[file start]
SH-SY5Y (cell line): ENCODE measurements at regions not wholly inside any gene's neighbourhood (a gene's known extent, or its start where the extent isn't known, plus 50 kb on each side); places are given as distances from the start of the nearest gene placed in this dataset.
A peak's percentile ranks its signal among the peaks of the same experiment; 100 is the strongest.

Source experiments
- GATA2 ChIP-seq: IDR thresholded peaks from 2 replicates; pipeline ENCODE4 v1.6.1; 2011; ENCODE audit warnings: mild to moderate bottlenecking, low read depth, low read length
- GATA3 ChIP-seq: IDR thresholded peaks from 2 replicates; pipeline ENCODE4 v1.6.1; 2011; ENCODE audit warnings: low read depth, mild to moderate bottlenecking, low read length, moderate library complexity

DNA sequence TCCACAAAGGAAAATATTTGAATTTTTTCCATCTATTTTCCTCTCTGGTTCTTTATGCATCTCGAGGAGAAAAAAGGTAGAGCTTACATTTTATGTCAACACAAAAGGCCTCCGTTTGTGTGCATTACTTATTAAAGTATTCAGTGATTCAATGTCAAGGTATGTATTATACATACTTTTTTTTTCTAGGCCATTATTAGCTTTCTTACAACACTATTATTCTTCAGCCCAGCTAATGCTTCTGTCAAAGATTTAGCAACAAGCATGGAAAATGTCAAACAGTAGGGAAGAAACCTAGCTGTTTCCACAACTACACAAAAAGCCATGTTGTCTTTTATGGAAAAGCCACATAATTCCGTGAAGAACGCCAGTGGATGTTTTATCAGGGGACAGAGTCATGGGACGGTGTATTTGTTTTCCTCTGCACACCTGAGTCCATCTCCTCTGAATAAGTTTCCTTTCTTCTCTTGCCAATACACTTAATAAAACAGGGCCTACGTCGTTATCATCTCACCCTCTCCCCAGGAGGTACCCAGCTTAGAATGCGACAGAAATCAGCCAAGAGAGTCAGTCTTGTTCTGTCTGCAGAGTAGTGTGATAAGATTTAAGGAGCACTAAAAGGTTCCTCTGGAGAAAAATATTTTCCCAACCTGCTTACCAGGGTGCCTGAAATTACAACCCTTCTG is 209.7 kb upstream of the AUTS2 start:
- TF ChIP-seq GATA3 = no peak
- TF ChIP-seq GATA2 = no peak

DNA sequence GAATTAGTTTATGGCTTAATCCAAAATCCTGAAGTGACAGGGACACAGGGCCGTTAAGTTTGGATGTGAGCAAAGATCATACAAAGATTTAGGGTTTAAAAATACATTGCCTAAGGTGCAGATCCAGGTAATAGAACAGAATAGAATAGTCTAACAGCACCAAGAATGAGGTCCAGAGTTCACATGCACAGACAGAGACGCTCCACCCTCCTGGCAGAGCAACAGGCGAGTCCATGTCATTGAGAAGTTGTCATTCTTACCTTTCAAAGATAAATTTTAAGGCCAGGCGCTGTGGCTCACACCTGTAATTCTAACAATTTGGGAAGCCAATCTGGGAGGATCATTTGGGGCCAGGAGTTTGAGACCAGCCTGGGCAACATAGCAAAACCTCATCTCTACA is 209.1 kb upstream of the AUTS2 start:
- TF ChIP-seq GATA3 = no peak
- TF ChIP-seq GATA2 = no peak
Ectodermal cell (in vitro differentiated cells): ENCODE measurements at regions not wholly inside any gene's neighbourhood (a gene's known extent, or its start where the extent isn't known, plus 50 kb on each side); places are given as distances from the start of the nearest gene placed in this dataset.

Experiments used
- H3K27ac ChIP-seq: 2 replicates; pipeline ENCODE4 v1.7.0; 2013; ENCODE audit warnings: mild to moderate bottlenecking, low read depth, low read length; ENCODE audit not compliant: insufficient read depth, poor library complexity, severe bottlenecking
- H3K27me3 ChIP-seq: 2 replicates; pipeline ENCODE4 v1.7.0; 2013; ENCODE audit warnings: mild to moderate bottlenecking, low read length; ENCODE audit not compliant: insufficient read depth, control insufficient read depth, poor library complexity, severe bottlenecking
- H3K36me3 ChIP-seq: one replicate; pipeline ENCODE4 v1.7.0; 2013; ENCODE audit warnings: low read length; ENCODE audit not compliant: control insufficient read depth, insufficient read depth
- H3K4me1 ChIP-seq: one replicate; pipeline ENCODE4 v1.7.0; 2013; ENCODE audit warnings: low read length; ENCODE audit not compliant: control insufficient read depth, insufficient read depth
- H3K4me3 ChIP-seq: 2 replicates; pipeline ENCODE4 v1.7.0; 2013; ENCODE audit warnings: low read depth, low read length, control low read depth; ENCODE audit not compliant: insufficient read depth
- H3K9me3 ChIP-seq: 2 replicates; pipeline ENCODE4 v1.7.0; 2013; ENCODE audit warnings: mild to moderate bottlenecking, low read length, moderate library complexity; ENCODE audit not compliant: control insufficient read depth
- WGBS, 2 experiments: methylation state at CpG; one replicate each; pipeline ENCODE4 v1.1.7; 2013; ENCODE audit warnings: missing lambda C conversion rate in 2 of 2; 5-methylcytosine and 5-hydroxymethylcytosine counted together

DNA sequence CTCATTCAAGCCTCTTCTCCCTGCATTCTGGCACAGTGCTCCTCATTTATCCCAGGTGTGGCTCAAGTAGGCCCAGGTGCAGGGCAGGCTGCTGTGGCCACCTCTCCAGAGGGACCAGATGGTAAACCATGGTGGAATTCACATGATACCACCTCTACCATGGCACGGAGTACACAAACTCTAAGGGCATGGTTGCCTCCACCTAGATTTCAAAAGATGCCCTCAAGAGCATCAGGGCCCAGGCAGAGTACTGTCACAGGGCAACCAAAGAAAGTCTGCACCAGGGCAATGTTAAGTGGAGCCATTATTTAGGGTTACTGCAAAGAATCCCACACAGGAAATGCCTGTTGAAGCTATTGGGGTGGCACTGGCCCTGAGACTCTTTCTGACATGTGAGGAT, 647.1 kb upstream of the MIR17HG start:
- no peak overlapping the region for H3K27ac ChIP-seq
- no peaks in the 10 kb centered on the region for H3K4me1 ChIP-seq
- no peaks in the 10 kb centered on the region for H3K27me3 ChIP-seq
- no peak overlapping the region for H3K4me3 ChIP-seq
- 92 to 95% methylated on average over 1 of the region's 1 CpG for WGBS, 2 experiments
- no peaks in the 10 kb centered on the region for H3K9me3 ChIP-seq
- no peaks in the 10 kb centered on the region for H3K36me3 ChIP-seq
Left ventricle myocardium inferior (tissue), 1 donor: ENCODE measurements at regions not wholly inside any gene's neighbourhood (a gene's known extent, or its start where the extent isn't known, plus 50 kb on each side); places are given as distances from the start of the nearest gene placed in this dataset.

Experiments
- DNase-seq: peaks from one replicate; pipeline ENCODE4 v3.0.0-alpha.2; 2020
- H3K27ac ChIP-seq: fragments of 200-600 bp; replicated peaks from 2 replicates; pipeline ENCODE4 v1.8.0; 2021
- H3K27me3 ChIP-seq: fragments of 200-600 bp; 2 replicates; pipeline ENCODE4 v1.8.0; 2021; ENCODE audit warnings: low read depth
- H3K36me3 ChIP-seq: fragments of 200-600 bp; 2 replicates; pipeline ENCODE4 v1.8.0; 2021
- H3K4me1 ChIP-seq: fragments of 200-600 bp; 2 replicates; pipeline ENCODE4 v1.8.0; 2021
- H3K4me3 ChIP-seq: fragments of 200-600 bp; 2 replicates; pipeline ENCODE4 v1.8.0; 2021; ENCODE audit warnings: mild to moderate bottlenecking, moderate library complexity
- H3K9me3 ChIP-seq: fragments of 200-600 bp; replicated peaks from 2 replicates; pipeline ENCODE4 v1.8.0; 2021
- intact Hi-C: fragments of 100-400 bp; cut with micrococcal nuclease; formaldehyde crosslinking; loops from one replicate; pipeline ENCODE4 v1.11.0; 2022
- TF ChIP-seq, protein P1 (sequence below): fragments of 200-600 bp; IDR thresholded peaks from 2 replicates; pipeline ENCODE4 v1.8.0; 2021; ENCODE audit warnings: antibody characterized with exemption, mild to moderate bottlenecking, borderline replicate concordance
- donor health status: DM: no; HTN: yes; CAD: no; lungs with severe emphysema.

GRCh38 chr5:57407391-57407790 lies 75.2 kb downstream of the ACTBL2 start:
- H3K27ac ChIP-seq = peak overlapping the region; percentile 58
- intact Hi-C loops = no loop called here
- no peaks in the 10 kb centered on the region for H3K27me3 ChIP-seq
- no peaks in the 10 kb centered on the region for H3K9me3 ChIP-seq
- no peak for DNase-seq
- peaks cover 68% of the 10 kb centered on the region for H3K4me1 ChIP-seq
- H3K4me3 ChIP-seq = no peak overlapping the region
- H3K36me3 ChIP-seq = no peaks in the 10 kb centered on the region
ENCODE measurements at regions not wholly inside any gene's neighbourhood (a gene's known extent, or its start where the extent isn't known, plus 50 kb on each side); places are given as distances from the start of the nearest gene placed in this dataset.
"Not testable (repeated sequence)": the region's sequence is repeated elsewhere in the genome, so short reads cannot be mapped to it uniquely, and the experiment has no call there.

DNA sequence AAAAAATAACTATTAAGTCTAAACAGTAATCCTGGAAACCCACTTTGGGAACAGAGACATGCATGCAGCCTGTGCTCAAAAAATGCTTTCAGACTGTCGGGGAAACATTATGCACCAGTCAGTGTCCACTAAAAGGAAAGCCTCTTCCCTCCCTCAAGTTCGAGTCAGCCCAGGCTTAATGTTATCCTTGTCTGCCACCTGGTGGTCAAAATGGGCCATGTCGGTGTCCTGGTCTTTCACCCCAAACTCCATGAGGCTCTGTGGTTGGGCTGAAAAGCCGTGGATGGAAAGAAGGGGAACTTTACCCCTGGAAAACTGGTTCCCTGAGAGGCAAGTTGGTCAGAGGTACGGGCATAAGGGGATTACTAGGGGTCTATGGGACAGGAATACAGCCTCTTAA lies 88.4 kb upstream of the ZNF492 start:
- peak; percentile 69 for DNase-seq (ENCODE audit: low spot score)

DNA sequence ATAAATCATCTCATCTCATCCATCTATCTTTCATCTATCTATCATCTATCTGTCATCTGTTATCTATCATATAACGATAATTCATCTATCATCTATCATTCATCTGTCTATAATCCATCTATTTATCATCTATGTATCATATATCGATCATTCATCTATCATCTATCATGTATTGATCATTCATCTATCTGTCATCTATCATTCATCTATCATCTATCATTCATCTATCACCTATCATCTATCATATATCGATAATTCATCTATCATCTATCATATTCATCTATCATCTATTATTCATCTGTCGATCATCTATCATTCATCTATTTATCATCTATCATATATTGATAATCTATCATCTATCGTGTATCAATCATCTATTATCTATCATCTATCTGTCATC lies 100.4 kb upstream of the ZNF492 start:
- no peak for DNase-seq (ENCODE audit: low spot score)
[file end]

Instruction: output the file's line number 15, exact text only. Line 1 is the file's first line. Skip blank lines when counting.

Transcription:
- H3K27me3 ChIP-seq: 2 replicates; pipeline ENCODE4 v1.7.0; 2013; ENCODE audit warnings: mild to moderate bottlenecking, low read length; ENCODE audit not compliant: insufficient read depth, control insufficient read depth, poor library complexity, severe bottlenecking